Community Leaders, Lawmakers Call For Removal Of Davis Statue
A bipartisan group of community leaders and lawmakers called for the removal of the Jefferson Davis statue from the state Capitol rotunda during a rally on Wednesday.
The gathering came in response to the violent white supremacist protests in Charlottesville, Virginia, over that city’s removal of a Robert E. Lee statue.
“Do not ever tell me that Confederate symbols have no meaning,” said Sadiqa Reynolds, president of the Louisville Urban League.
“We have fought in America’s wars, we have nursed your children, we have prayed for your souls and still when we walk through our country and see the symbols of hate that we endure being flown, raised and honored, we are told to get over it.”
One person died and more than 30 were injured in the Charlottesville protests.
The violence has renewed opposition to the white marble statue of Davis in the Kentucky Capitol rotunda, which has drawn fire for years.
The state’s NAACP chapter president said earlier this week that the organization is renewing its push to have the statue removed.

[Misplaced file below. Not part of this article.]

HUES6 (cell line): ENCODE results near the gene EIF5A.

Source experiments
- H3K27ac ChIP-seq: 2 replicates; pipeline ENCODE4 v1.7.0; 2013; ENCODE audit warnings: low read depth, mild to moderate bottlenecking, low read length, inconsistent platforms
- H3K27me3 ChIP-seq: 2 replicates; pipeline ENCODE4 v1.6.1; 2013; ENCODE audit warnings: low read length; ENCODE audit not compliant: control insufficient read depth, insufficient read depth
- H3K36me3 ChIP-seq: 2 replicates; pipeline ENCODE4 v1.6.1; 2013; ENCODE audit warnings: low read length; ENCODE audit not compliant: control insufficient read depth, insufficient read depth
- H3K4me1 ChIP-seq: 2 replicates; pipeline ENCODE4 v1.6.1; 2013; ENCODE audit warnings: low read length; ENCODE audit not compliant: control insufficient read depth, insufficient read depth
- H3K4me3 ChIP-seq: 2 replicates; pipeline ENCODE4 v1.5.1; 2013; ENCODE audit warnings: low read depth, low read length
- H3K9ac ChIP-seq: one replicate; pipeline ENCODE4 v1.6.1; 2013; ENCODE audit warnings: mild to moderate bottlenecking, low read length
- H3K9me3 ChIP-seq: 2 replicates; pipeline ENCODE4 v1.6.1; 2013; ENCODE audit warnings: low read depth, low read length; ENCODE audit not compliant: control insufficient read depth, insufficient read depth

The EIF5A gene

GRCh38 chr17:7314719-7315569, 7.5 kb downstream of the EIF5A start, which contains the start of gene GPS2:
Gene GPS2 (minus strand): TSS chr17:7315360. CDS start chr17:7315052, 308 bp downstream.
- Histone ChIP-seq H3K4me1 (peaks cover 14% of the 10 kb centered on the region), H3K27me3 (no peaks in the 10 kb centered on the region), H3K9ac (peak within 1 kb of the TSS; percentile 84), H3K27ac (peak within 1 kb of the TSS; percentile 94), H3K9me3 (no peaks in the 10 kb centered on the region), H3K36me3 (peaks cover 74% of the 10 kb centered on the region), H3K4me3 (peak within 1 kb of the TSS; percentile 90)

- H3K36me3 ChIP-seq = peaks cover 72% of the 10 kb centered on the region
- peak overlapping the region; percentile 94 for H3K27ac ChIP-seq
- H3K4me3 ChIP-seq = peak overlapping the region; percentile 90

On Wednesday, State Sen. Wil Schroder, a Republican from Wilder, joined the call to remove Davis’ likeness from the building.
“The rotunda is reserved for those who built our commonwealth up and made it stronger, not for those who try to tear it apart,” Schroder said.
Former Democratic State Treasurer Johnathan Miller and former Republican Secretary of State Trey Grayson also spoke in favor of removing the statue on Wednesday.
Requests for comment from Senate President Robert Stivers and House Speaker Jeff Hoover were not returned on Wednesday.
In 2015, state politicians from both parties advocated for the removal of the Davis statue after nine people were fatally shot at a historically black church in Charleston, South Carolina.
The effort was scuttled when the state’s Historic Properties Advisory Commission voted against relocating the statue, instead promising to create new ways of educating Capitol visitors about “the context of the Civil War.”
On Tuesday, Gov. Matt Bevin called the removal of Confederate monuments a “sanitization of history,” comparing it to the actions of authoritarian rulers.
Bevin’s stance is a reveral from his position in 2015 when he joined advocates calling for Davis’ statue to be moved to a museum.
Many elected officials singled out white supremacists for their role in instigating the violence in Charlottesville, though President Donald Trump and Bevin have blamed counter-protesters as well.
The Historic Properties Advisory Commission oversees the statues in the rotunda, which also include figures of U.S. Senator Henry Clay, Vice President Alben Barkley and pioneer surgeon Ephraim McDowell.